- Quantitative electroencephalography (QEEG) is being commercially promoted as a way to predict treatment response in patients with major depression
- In a meta-analysis of all biomarkers considered together, QEEG had reasonable predictive power
- However, no specific biomarker or treatment type showed significantly greater predictive power than any other
- Most studies analyzed did not meet prespecified quality metrics
- The apparent effectiveness of QEEG seems to be an artifact of study design and selective publication
"Brain mapping" with quantitative electroencephalography (QEEG) is being commercially promoted as a way to predict response or nonresponse to treatments for major depressive disorder. The faster nonresponse in a patient is identified, the thinking goes, the faster a different therapy can be tried.
QEEG is the analysis of EEG through mathematical algorithms rather than visual inspection. It has been studied in psychiatry for many years and there are meaningful biological biomarkers being investigated. However, the most recent position paper on using EEG in psychiatry was published in 1991, long before modern computing power made QEEG possible.
To provide guidance to general psychiatrists and primary care physicians, Alik Widge, MD, PhD, a researcher with the Division of Neurotherapeutics, and colleagues conducted a meta-analysis of QEEG studies published between January 2000 and November 2017. In the American Journal of Psychiatry, they warn that QEEG, as studied and published to date, is not ready for routine clinical use.
"A Broad Net"
The researchers first evaluated whether there is sufficient evidence to recommend any QEEG approach for predicting treatment response in depression. They considered all QEEG studies that included adults with any type of major depressive episode, receiving any intervention and with any methodology or EEG metric. Most articles evaluated response to medication (n = 57) or response to repetitive transcranial magnetic stimulation (n = 14). In total, 53 articles covering 57 biomarkers included sufficient information for meta-analysis.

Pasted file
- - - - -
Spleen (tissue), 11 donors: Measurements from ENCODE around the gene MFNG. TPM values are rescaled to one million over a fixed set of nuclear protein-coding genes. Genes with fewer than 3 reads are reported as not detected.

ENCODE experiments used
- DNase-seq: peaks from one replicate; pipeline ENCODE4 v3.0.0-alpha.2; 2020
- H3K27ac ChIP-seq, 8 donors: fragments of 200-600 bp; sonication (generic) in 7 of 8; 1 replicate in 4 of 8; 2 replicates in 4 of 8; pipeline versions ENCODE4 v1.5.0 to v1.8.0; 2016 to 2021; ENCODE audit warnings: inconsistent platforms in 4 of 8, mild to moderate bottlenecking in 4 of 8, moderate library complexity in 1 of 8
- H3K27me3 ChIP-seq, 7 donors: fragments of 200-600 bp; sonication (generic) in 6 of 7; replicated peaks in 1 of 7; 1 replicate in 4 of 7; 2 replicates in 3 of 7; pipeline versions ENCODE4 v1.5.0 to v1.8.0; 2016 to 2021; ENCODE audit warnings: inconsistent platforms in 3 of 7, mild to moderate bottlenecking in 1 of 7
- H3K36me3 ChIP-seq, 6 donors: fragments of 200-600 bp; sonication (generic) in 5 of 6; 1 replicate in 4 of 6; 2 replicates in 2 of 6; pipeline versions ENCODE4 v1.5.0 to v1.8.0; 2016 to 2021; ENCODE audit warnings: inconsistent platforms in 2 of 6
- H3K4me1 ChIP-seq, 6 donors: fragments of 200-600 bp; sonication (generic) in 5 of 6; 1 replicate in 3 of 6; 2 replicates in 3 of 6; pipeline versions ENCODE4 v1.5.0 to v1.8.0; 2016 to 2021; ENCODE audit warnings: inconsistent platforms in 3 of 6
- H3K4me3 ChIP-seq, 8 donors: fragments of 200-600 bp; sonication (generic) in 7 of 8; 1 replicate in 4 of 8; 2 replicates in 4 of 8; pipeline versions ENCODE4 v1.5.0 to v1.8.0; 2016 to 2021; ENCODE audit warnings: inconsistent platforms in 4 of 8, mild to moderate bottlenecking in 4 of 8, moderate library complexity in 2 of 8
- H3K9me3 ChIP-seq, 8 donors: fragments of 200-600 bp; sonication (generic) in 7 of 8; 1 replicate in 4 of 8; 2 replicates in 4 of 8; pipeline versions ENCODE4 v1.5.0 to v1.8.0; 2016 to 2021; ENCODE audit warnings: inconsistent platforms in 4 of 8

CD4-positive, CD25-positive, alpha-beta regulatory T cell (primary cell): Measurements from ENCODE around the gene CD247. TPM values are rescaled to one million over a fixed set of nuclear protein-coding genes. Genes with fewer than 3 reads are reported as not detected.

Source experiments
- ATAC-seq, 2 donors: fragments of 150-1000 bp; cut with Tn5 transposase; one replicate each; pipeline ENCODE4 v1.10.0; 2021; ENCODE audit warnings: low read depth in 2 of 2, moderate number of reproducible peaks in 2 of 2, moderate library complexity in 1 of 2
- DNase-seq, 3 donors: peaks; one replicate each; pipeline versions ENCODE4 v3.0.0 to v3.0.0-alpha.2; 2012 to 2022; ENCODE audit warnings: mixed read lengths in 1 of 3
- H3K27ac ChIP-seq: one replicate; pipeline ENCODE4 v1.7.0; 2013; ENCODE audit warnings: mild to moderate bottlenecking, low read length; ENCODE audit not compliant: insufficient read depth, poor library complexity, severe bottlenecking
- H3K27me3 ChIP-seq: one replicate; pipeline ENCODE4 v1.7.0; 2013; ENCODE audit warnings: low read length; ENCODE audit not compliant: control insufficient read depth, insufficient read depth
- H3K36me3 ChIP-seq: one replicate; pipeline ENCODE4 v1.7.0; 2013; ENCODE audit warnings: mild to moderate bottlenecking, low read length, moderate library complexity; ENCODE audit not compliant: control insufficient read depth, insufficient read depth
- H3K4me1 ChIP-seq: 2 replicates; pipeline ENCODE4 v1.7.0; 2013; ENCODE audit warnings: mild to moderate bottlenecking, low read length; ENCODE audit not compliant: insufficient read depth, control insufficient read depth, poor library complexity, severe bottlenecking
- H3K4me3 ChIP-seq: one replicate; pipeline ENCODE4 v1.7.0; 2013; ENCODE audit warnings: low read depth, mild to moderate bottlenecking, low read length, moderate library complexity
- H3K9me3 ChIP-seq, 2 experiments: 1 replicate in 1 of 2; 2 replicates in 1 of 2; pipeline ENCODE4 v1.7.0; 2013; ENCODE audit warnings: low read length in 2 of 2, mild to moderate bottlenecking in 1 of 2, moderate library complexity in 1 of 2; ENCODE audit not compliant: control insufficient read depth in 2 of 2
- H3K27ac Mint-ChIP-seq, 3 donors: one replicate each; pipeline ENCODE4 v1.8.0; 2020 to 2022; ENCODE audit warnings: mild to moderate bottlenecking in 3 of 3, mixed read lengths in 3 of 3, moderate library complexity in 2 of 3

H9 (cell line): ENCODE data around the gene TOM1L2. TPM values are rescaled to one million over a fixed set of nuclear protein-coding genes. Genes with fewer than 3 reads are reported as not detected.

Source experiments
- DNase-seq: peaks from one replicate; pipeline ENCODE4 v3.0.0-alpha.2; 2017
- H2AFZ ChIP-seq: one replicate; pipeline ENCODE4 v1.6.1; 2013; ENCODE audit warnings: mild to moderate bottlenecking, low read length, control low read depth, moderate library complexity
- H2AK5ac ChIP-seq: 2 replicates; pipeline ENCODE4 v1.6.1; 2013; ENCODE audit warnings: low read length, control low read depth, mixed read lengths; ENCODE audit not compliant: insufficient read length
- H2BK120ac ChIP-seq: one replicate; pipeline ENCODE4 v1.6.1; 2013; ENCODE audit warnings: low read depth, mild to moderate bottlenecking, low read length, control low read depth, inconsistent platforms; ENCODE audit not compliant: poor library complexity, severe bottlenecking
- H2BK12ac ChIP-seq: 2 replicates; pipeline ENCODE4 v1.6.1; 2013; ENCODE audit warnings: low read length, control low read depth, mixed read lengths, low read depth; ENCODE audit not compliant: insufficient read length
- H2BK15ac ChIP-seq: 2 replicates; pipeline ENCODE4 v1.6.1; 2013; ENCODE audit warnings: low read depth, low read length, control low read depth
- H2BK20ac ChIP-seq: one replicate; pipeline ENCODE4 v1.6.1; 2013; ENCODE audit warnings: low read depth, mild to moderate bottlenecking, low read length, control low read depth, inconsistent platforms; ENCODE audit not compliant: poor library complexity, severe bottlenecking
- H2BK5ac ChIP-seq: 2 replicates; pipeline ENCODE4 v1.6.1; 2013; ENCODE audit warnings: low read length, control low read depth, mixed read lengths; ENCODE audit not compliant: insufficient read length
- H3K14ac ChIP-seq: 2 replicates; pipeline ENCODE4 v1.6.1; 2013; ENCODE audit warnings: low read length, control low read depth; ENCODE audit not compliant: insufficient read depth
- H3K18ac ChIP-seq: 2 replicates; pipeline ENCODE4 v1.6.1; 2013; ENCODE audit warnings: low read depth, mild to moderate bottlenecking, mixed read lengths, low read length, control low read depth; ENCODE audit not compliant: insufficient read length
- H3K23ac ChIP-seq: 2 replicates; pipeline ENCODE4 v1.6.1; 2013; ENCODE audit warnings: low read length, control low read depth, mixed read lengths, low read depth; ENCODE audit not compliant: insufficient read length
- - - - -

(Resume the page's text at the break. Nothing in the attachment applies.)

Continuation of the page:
For all biomarkers considered together, the meta-analysis suggested predictive power above chance. The estimate of sensitivity was 0.72 (95% CI, 0.67–0.76) and the estimate of specificity was 0.68 (95% CI, 0.63–0.73), which the researchers call reasonable power to predict treatment response in depressive illness.
The researchers complemented their broad approach with a meta-regression that investigated specific biomarkers. This analysis included the proprietary Antidepressant Treatment Response index. The results showed that no biomarker had significantly greater predictive power than any other.
Another primary question was whether QEEG researchers have used study designs and reporting practices that make their data reproducible and reliable.
The researchers considered three aspects of high-quality studies:
- Sample sizes (small samples inflate effect sizes, which may give a false impression of efficacy)
- Statistical correction for multiple hypothesis testing
- Cross-validation (reporting the predictive performance of an EEG algorithm on a sample of patients separate from those used to develop it)
They found that study sizes were generally small, with a median N of 25. Of the 36 studies that tested multiple features, 24 did not report the use of a statistical correction. Of 71 markers that were claimed to have significant predictive ability, only six were validated.
The researchers believe that the apparent effectiveness of QEEG, detected in their broad-based meta-analysis, was probably actually an artifact of study design and selective publication. As depicted in the Figure, funnel-plot analysis suggested that the predictive power of QEEG was driven by small studies that had strong positive results.
Results of the researchers' analysis revealed a skew toward studies with larger effect sizes, indicating that few negative or weak studies are in the published literature. They also found that there was a linear relationship between sample size and effect size (Figure 1).
At present, marketed approaches to QEEG do not represent evidence-based care, the researchers conclude. They conclude that at present use of QEEG methods in routine clinical practice, either commercial or research-grade, is not be a wise use of health care dollars.
The authors emphasize that they are not calling for QEEG research to be stopped or slowed. Their results do not imply that QEEG findings are spurious. Rather, the problem is that links between symptom checklists and specific aspects of resting-state brain activity are not yet robust or reliable.
Learn more about the Division of Neurotherapeutics
Learn more about depression treatment at Mass General